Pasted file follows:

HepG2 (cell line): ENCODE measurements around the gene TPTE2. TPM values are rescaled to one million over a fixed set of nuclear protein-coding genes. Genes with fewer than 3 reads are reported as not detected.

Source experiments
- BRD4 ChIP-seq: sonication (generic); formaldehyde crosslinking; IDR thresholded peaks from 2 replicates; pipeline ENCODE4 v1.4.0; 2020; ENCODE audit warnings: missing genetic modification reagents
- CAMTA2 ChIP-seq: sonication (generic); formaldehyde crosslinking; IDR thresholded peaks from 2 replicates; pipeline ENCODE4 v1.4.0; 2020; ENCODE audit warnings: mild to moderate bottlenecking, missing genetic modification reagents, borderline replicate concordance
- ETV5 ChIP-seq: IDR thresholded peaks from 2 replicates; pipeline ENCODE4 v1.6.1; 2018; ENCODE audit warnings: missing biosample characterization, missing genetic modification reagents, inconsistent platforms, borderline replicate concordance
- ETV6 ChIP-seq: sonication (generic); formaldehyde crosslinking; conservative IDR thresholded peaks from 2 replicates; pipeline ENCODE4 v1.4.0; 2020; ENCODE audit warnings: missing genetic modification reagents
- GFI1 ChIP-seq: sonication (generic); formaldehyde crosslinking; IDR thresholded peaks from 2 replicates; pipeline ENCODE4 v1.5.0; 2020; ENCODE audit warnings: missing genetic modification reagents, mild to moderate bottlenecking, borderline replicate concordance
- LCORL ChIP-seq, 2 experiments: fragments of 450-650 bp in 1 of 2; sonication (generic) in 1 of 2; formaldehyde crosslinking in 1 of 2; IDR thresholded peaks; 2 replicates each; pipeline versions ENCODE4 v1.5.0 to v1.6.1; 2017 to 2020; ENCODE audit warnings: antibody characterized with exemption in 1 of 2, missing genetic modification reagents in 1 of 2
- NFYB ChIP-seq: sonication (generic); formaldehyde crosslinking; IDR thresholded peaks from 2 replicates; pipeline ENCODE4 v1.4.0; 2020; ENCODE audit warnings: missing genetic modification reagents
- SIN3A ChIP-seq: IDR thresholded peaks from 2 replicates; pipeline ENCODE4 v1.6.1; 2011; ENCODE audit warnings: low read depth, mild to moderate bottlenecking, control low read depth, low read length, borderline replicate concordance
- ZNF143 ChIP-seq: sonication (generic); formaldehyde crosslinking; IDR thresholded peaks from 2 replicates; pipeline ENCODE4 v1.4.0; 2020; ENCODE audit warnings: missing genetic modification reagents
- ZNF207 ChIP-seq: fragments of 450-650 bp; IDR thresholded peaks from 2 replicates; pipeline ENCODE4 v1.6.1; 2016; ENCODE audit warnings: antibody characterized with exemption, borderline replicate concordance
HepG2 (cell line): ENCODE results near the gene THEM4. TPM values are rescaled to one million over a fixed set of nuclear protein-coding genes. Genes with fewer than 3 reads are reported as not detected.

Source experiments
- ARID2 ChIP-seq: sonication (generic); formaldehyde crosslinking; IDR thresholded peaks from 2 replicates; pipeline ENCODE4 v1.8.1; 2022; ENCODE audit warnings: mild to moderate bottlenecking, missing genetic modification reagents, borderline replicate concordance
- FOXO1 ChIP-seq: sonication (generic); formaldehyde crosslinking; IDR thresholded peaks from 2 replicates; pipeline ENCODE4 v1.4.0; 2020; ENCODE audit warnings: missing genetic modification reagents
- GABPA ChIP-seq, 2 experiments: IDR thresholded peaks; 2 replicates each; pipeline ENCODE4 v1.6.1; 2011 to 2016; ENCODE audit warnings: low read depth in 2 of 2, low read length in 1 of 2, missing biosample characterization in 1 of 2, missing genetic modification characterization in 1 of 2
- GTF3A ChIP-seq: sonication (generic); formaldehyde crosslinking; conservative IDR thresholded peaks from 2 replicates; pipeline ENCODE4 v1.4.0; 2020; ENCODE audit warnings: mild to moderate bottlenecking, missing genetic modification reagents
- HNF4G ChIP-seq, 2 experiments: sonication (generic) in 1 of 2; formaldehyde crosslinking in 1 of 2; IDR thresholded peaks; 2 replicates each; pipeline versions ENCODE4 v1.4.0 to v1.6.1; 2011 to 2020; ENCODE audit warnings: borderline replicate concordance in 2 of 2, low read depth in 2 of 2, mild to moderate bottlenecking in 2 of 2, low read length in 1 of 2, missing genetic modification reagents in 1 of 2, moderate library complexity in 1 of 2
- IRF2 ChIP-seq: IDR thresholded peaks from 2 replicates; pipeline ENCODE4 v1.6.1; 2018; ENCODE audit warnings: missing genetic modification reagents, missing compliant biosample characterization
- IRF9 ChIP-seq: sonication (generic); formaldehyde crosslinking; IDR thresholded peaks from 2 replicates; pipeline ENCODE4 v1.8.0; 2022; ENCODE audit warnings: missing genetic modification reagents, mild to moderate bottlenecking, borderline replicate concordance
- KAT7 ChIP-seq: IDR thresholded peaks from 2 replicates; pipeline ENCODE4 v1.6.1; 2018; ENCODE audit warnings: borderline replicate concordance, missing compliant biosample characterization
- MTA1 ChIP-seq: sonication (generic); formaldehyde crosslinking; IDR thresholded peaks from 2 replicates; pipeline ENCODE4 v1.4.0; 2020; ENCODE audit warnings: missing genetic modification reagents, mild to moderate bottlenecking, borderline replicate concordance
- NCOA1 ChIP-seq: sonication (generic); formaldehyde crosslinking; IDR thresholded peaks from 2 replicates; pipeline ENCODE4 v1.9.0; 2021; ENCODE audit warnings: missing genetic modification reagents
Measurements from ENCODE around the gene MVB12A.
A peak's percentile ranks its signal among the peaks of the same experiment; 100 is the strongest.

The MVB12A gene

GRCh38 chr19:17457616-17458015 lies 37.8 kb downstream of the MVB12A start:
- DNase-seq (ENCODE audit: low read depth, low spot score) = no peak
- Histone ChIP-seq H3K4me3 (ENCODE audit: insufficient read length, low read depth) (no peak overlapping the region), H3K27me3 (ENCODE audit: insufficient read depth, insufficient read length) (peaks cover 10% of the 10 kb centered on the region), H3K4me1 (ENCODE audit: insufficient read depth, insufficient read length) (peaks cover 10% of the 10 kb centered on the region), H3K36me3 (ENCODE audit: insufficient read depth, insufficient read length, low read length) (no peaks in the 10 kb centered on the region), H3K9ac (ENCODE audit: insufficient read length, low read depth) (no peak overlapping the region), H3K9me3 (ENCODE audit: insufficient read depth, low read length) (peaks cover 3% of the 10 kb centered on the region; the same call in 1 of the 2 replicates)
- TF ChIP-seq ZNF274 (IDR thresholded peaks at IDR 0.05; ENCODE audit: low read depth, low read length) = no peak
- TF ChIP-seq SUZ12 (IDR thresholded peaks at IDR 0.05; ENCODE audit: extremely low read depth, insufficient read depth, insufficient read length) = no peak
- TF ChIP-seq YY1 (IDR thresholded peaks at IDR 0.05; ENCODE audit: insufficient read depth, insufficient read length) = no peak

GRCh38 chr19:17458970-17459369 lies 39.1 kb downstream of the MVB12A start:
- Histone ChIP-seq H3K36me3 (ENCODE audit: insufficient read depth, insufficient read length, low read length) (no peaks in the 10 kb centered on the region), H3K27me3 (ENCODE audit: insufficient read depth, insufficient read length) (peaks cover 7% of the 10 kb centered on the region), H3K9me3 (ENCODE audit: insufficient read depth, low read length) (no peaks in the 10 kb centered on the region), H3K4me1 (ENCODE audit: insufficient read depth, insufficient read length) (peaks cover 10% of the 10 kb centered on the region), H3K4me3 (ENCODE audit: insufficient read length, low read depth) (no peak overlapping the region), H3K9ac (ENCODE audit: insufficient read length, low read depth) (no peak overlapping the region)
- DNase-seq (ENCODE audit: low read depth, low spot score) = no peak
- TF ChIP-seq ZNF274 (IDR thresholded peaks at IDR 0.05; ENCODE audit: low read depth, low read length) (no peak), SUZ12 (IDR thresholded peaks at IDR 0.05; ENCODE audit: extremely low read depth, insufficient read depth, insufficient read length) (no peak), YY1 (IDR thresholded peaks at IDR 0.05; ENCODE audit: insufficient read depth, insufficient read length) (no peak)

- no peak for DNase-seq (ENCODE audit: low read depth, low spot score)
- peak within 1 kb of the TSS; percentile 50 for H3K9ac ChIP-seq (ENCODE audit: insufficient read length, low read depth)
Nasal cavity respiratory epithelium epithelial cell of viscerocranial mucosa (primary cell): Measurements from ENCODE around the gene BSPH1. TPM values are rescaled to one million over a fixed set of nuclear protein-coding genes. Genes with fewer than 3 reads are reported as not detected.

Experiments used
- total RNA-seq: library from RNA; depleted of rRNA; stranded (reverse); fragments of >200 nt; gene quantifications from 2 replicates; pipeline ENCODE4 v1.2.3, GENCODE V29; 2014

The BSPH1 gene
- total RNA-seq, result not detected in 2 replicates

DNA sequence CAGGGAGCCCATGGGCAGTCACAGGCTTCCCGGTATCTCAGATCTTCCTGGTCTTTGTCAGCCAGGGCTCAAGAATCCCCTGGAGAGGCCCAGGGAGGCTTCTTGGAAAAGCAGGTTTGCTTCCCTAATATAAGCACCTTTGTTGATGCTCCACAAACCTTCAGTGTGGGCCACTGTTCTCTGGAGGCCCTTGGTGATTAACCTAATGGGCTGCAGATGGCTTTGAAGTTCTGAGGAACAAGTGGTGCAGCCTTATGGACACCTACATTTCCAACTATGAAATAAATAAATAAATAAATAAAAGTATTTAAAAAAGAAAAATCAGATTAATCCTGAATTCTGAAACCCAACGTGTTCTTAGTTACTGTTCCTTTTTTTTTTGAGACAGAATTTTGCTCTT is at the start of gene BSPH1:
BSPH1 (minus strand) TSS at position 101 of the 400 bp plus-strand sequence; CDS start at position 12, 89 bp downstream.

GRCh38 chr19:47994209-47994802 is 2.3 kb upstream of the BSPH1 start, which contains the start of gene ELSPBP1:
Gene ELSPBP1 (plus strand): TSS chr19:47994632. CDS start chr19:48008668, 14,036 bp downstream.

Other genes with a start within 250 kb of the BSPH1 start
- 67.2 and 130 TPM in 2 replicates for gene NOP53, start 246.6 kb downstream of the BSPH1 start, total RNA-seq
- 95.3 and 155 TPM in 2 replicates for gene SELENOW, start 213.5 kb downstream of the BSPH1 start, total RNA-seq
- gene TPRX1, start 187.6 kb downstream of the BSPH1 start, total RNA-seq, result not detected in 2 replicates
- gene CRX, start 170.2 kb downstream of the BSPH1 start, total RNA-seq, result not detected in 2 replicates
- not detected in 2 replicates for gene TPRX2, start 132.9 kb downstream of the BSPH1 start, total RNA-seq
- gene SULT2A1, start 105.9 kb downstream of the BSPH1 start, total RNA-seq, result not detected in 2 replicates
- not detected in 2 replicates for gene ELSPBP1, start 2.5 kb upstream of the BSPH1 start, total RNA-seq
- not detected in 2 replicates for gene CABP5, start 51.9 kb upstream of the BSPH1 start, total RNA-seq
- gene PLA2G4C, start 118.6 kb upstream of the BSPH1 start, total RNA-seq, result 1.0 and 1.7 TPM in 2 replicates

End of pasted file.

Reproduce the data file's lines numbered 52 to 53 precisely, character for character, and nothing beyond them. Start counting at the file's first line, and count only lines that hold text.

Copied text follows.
- gene TPRX1, start 187.6 kb downstream of the BSPH1 start, total RNA-seq, result not detected in 2 replicates
- gene CRX, start 170.2 kb downstream of the BSPH1 start, total RNA-seq, result not detected in 2 replicates